Here's the street corner view from just outside Texas' team hotel in Hangzhou, China.

BEVO BEAT Men's Basketball

Postcards from China: Getting here a story all its own

Posted November 10th, 2015

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HANGZHOU, China — Whizzing through the air 185 miles per hour really makes me think Rick Perry was right. Bullet trains connecting Dallas, Houston, San Antonio and, presumably, Austin, is a great idea. Why can’t we make that work?

Anyway, high-speed rail is the best way to get from Shanghai to Hangzhou, China, a sizable city with 8 million people, according to state-controlled census data.

If you want to follow the Texas men’s basketball team, you’ll need more than just a train ticket on this trip. For me, it took a short flight to Dallas, a 15-hour flight to Shanghai, a fun ride aboard the Maglev train powered by magnetic levitation, a boring subway ride on the 2 Line that made 17 stops during rush hour, the hour-long bullet train journey and a questionable cab ride from a guy who walked me through the parking garage, got in the car and said “100.” Yuan, that is. This did not feel negotiable.

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After a near-death journey through the Hangzhou streets  — and UT administrators will back me up on the aggressive, take-no-prisoners driving experience here — I made it. Safe and sound. All in, today’s ground transportation cost me the equivalent of $36.40. You’re welcome, boss.

It did not go over well with the woman in the middle with the orange jacket when I tried to get on train 7363 when she had actually called 7520 -- in Mandarin, mind you.
It did not go over well with the woman in the middle with the orange jacket when I tried to get on train 7363 when she had actually called 7520 — in Mandarin, mind you.

At least the Longhorns travel in better style than sportswriters. Players sat in business class, which has the seats that extend out fully so normal people can lie flat. The 6-foot, 11-inch guys are out of luck. Texas and Washington are both staying at Hyatt hotels, which appear to be among the best around.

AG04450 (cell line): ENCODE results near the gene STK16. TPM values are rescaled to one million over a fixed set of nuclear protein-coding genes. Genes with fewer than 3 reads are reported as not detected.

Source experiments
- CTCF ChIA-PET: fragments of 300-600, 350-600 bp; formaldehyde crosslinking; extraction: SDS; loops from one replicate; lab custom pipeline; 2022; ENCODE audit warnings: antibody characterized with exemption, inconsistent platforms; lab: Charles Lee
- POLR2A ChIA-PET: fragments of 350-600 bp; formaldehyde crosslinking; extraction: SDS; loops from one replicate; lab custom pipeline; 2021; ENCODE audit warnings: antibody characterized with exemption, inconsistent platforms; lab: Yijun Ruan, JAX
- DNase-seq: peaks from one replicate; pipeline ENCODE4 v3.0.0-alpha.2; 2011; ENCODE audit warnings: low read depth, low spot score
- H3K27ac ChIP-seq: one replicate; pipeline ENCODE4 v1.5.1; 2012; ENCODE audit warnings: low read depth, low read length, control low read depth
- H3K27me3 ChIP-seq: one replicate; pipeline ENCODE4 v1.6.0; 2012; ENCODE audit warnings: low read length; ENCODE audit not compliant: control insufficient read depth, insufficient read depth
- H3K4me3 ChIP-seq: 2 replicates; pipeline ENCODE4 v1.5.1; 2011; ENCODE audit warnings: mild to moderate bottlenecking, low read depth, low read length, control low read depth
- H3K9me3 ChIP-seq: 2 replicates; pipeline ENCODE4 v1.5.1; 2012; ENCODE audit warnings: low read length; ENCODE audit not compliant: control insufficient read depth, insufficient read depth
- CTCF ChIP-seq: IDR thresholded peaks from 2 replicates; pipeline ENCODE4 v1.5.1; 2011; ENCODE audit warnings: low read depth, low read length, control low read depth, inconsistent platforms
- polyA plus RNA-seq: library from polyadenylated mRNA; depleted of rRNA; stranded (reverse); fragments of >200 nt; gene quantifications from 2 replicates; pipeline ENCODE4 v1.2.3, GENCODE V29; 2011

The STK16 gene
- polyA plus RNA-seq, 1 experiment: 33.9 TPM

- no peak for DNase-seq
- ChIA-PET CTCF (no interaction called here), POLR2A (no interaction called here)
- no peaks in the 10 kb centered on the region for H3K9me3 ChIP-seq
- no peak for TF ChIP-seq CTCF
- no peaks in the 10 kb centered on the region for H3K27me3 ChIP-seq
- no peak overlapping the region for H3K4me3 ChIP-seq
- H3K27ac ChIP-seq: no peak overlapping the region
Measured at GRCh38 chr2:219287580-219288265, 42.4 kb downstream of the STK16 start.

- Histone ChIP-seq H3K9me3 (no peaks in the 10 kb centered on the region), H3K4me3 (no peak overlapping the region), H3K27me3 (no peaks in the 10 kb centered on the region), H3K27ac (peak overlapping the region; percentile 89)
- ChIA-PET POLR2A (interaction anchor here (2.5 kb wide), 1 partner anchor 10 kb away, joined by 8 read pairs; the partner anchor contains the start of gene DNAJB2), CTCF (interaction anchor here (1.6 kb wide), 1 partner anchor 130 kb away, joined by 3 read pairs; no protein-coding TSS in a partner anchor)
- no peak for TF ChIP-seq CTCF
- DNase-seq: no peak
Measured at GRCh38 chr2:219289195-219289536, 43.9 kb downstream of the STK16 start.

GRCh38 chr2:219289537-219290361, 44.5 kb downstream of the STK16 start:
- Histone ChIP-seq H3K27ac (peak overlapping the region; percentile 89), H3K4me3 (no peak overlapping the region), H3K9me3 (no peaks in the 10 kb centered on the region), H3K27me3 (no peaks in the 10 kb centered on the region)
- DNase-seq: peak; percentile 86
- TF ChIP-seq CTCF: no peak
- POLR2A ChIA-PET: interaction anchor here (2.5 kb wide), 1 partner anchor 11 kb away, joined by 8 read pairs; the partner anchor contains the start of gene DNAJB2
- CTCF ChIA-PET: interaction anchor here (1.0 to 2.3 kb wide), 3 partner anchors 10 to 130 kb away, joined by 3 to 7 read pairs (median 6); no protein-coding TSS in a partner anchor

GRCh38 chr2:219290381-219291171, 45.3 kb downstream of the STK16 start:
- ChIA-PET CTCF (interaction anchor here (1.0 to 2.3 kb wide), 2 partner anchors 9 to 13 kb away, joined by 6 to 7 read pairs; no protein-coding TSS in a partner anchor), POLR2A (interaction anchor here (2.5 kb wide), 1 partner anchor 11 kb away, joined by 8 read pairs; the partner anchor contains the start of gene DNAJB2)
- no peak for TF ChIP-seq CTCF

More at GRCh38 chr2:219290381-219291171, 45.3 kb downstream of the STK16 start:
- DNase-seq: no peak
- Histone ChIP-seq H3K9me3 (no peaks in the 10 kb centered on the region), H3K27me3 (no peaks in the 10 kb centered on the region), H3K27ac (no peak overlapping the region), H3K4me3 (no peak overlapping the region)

The Hyatt Regency in Hangzhou isn’t exactly off the beaten path. The hotel is literally around the corner from an Apple store, several designer watch stores and three Starbucks. This isn’t exactly roughing it.

On Tuesday while I was traveling, both UT and UW players toured the Alibaba campus and met chief executive Jack Ma. “Met” is an interesting term, as it was more like a five-minute grip-and-grin with players for photos.

Saw Connor Lammert and asked him what exactly does Alibaba Group do? “I don’t know, but it makes a lot of money,” he said. Actually, it’s one of the most successful companies in China overseeing various Internet ventures.

On Wednesday, the Texas players will take it easy. The team plans on eating breakfast and spending the morning in study hall at the team hotel. Washington plans a sight-seeing excursion where players will have to be the tour guides.

Both teams are scheduled to practice locally and then bus back to Shanghai, a three-hour proposition compared to the one-hour train ride. Thursday and Friday will probably be low-key days, outside of a press conference for local media to drum up interest.

Then comes Saturday morning’s game, which will air at 9 p.m. Friday Central time in the United States. The Longhorns will likely leave Mercedes-Benz Arena and go straight to the airport. I’m hoping to catch a ride.

 

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